Not so much a highlight for the enjoyment factor, but more so for hilarity. We’d signed up for a day tour full of activities, not realising that Caving was a part of this. We were pushed into an extremely dark cave in rubber rings, with nothing but an old head torch and a small chance we’d get out in one piece, considering the cave ceiling (?) was alarmingly low and we had no helmets on. It was almost pitch black in there, hence the water was dark and the current was strong, so it all made for a rather spooky experience, I won’t lie.
Vientiane was certainly not the highlight of Laos – we only headed here for one night as we were catching a flight the next day and the city had the closest airport to Vang Vieng.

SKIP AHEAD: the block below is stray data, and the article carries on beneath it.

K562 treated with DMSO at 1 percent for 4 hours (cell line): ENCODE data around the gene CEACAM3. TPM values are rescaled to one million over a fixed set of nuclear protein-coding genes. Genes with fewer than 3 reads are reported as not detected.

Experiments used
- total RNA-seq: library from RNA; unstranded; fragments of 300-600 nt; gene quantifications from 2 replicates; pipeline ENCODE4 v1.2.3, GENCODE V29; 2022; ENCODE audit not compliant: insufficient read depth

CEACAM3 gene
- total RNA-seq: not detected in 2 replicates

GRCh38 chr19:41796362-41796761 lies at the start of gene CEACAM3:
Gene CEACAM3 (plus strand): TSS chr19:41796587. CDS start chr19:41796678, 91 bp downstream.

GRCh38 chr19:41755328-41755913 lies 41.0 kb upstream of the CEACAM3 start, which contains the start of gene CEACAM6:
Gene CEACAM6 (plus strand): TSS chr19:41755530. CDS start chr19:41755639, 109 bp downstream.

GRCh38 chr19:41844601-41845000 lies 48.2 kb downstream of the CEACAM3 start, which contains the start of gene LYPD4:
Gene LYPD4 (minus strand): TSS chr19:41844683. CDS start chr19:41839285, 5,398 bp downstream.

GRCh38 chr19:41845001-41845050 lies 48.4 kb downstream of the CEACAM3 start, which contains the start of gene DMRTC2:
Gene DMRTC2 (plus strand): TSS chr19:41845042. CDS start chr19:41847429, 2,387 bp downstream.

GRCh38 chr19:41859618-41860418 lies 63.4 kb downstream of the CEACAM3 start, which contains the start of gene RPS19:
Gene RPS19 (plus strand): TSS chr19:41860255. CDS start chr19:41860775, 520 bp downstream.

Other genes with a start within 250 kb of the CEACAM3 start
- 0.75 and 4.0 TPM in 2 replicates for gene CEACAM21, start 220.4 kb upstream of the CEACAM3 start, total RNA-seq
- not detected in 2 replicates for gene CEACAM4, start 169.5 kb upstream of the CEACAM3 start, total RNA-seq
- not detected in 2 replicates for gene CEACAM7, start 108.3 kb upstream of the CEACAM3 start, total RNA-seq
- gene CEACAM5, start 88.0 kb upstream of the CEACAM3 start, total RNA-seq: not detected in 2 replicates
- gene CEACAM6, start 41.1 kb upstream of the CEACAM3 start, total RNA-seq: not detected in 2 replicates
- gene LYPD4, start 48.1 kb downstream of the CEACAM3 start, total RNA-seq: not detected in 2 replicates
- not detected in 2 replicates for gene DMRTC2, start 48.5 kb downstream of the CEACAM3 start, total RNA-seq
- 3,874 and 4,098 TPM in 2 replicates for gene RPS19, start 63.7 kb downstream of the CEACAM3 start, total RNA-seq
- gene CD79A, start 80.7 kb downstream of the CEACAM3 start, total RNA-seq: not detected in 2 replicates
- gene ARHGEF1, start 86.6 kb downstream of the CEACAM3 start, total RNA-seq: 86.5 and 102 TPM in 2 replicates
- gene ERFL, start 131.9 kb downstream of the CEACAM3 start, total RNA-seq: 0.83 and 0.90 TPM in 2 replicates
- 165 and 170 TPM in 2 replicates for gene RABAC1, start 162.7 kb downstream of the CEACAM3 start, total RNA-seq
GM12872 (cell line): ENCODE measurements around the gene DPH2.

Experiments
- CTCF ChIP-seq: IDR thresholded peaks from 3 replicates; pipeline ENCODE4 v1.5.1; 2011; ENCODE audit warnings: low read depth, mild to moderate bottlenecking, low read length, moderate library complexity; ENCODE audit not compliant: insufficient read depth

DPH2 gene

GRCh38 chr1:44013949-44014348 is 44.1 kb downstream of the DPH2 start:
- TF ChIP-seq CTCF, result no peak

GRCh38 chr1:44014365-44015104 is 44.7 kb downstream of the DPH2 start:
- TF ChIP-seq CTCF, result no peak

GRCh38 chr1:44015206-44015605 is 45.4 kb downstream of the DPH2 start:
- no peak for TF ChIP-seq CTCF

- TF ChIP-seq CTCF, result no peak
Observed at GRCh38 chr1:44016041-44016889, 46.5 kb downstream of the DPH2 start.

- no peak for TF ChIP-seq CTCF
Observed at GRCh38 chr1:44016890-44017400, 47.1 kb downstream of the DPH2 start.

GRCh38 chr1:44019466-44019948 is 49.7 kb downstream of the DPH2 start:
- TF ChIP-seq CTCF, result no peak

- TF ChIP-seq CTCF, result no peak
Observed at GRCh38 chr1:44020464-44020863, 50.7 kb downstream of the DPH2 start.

As it says on the tin; an enormous park filled with even more enormous Buddha statues and shrines. Vientiane doesn’t boast many attractions or places of interest, but this was nice to mooch around for a few hours in the sun.
I felt sick the entire day we spent in Vientiane, so this warming, hearty noodle soup at the gigantic Night Market absolutely hit the spot. Hats off to Laos for giving us the best noodle soups we had in the whole of Asia.
And sadly, that’s all for today. As you can see, Laos is an absolutely incredible country and I would urge anyone to visit. I really wish we’d researched it a little more before our travels started and spent longer there; we didn’t know much about it, so stuck with the most popular destinations, and rushed a little more than we would have later on as it was right at the beginning of our trip. Laos doesn’t get as much tourism as its Thai or Vietnamese neighbours, however I could not recommend it more to incorporate in your travels or add to your bucket list.
I hope you enjoyed this post!
Have you ever been to Laos? What were your highlights?
Love, Dayna x